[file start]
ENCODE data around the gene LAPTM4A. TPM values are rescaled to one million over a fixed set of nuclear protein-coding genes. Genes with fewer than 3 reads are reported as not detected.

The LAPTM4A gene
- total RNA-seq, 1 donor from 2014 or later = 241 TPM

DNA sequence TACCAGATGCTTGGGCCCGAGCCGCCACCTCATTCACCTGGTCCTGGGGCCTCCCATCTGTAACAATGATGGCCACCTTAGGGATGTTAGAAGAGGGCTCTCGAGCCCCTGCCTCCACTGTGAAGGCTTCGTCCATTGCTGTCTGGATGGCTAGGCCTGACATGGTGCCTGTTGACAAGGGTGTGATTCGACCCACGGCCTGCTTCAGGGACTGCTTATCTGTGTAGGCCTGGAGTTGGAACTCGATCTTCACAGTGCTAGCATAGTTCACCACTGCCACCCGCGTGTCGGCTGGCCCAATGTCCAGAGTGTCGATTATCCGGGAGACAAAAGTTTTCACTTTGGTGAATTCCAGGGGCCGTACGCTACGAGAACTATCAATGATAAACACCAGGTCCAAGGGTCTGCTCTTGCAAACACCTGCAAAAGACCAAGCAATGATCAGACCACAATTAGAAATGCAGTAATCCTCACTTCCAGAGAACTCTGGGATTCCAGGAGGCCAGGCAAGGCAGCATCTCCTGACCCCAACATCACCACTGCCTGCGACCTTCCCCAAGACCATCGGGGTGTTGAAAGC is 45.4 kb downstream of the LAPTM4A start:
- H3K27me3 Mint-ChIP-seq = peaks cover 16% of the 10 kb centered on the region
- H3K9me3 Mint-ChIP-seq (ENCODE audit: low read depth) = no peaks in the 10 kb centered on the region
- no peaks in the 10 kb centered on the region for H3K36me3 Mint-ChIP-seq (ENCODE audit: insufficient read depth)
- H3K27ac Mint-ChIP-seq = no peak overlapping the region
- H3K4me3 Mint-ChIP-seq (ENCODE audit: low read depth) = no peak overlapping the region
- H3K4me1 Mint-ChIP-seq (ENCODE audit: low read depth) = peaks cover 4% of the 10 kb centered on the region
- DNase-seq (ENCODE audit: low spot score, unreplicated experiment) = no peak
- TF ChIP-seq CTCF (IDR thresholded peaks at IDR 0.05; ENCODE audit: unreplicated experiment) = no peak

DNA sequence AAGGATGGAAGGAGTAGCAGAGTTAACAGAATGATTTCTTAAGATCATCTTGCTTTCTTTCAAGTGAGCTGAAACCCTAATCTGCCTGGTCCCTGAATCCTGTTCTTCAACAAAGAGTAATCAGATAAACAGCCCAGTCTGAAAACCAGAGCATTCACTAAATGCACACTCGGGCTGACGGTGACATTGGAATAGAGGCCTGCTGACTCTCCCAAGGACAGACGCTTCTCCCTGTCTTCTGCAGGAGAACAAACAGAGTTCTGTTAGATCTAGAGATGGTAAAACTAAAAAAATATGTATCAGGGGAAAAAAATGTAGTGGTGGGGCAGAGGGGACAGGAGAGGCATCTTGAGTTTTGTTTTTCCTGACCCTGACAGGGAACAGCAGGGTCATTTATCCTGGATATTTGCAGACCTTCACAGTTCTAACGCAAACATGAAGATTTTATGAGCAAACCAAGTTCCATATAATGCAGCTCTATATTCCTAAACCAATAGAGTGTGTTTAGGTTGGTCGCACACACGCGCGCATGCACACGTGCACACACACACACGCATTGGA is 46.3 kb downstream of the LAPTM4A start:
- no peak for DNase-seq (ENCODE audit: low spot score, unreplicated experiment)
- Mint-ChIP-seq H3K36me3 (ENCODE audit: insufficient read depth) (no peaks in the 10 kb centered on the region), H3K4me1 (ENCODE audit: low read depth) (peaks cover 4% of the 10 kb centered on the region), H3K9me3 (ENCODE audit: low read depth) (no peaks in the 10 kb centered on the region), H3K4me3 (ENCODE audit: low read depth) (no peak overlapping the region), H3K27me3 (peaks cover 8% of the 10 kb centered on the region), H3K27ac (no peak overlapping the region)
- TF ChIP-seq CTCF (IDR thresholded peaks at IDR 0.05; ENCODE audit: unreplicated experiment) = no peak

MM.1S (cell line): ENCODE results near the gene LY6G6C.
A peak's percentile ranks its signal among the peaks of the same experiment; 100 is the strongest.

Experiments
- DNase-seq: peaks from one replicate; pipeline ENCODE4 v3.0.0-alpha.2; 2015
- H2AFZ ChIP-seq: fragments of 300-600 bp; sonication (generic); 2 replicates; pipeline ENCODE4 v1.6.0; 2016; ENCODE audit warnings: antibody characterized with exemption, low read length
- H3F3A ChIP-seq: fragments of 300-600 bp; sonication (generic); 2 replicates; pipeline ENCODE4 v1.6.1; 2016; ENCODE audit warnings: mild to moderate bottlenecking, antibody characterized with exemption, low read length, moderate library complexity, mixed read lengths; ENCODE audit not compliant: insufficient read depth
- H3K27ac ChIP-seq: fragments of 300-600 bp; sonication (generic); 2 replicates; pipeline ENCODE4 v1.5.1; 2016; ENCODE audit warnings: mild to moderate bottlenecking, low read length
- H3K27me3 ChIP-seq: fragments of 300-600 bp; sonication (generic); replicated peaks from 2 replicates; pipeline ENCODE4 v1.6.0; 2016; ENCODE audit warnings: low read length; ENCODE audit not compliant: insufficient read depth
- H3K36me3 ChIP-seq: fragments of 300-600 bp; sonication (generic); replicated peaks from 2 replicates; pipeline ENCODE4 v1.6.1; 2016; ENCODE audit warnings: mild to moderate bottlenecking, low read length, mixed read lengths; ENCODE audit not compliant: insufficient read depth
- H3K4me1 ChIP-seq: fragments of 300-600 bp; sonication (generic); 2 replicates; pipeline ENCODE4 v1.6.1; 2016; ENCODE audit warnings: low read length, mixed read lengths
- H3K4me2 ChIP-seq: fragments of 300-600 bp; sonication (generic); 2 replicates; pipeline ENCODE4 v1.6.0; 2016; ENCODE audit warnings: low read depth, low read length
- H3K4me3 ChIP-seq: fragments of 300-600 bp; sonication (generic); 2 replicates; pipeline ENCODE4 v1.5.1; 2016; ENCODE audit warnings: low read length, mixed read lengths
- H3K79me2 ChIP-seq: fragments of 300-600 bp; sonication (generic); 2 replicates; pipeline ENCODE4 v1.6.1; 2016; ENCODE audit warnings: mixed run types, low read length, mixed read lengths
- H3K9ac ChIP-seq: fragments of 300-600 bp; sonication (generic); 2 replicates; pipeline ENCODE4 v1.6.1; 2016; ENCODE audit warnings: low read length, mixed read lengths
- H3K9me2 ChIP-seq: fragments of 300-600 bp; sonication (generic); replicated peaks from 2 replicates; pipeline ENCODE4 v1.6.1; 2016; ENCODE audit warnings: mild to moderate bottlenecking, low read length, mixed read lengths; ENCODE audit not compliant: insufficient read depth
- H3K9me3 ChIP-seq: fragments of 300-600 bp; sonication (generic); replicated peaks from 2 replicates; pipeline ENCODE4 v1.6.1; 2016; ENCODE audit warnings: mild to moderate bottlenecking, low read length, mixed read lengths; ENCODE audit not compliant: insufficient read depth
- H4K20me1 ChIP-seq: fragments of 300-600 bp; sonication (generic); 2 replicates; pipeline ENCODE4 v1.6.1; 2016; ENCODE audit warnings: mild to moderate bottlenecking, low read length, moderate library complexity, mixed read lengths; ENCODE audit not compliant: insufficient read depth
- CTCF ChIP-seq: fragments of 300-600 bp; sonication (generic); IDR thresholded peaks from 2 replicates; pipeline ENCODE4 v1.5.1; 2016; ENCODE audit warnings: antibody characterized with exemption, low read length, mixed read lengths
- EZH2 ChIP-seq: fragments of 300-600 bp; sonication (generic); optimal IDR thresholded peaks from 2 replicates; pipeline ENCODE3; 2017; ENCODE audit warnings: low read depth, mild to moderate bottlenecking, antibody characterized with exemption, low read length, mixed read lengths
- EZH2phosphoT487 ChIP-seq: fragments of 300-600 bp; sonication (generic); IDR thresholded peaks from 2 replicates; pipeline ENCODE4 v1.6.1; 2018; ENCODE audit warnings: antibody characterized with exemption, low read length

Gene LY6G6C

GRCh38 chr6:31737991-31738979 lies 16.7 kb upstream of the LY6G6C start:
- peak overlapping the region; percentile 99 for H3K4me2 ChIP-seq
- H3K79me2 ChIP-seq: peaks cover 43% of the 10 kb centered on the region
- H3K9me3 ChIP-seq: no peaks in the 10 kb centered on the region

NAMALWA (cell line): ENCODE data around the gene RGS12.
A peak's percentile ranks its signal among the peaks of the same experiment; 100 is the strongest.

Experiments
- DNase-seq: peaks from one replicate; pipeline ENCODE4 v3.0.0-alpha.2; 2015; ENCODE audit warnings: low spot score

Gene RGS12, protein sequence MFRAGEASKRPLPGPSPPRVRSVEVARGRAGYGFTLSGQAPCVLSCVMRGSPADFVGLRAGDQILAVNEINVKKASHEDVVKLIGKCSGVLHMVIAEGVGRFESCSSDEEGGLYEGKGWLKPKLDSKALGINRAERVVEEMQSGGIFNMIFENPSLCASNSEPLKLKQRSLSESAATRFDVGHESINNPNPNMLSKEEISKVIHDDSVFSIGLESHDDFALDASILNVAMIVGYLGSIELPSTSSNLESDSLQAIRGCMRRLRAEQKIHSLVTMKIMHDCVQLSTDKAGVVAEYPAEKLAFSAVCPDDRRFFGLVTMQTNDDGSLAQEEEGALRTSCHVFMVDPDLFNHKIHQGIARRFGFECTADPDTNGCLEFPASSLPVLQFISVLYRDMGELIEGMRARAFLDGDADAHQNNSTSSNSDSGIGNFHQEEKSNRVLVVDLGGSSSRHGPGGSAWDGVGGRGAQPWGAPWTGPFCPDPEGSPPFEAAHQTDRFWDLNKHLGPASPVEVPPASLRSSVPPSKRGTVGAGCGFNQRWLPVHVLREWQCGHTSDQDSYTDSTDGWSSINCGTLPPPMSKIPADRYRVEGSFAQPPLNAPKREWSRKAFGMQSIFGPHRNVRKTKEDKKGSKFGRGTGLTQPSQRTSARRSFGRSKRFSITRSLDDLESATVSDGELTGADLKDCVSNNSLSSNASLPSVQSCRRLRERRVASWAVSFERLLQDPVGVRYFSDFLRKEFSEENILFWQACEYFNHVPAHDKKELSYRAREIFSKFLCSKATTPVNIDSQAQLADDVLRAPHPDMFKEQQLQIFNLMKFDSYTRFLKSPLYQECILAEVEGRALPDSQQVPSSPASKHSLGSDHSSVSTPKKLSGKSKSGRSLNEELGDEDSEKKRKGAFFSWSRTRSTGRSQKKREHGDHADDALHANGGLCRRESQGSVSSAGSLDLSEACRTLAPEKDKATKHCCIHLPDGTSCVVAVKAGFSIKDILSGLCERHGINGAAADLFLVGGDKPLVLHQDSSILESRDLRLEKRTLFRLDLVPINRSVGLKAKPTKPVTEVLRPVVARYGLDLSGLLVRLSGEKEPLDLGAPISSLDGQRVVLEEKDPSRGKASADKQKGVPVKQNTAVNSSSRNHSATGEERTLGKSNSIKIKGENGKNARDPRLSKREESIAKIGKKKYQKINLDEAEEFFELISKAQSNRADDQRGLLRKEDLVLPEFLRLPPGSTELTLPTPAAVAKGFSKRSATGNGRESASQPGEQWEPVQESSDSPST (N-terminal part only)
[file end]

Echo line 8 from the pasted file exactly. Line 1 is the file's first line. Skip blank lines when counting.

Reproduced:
- H3K27ac Mint-ChIP-seq = no peak overlapping the region